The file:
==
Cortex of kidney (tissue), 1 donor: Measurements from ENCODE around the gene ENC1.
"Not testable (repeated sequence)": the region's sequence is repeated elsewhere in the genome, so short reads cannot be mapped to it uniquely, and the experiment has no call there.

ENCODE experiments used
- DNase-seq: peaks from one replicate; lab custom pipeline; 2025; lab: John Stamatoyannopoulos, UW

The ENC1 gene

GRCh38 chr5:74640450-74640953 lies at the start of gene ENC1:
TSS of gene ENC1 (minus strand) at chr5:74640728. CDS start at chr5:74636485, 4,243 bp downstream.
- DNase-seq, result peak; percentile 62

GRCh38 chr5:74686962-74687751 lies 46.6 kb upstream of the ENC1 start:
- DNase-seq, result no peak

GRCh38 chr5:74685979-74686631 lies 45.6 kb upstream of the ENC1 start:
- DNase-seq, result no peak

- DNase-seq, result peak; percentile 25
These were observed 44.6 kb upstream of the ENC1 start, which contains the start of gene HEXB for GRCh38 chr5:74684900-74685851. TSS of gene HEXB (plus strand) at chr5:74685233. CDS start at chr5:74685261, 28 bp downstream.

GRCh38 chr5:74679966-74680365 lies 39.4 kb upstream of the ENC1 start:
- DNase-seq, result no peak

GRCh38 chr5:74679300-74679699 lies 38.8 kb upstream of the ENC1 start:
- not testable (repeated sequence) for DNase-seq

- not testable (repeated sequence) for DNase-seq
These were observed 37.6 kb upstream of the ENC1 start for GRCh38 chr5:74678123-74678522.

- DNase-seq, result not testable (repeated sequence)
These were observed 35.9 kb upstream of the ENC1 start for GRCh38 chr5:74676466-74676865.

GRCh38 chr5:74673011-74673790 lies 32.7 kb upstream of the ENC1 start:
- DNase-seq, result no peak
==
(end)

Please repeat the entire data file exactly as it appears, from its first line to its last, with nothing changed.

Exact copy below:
Cortex of kidney (tissue), 1 donor: Measurements from ENCODE around the gene ENC1.
"Not testable (repeated sequence)": the region's sequence is repeated elsewhere in the genome, so short reads cannot be mapped to it uniquely, and the experiment has no call there.

ENCODE experiments used
- DNase-seq: peaks from one replicate; lab custom pipeline; 2025; lab: John Stamatoyannopoulos, UW

The ENC1 gene

GRCh38 chr5:74640450-74640953 lies at the start of gene ENC1:
TSS of gene ENC1 (minus strand) at chr5:74640728. CDS start at chr5:74636485, 4,243 bp downstream.
- DNase-seq, result peak; percentile 62

GRCh38 chr5:74686962-74687751 lies 46.6 kb upstream of the ENC1 start:
- DNase-seq, result no peak

GRCh38 chr5:74685979-74686631 lies 45.6 kb upstream of the ENC1 start:
- DNase-seq, result no peak

- DNase-seq, result peak; percentile 25
These were observed 44.6 kb upstream of the ENC1 start, which contains the start of gene HEXB for GRCh38 chr5:74684900-74685851. TSS of gene HEXB (plus strand) at chr5:74685233. CDS start at chr5:74685261, 28 bp downstream.

GRCh38 chr5:74679966-74680365 lies 39.4 kb upstream of the ENC1 start:
- DNase-seq, result no peak

GRCh38 chr5:74679300-74679699 lies 38.8 kb upstream of the ENC1 start:
- not testable (repeated sequence) for DNase-seq

- not testable (repeated sequence) for DNase-seq
These were observed 37.6 kb upstream of the ENC1 start for GRCh38 chr5:74678123-74678522.

- DNase-seq, result not testable (repeated sequence)
These were observed 35.9 kb upstream of the ENC1 start for GRCh38 chr5:74676466-74676865.

GRCh38 chr5:74673011-74673790 lies 32.7 kb upstream of the ENC1 start:
- DNase-seq, result no peak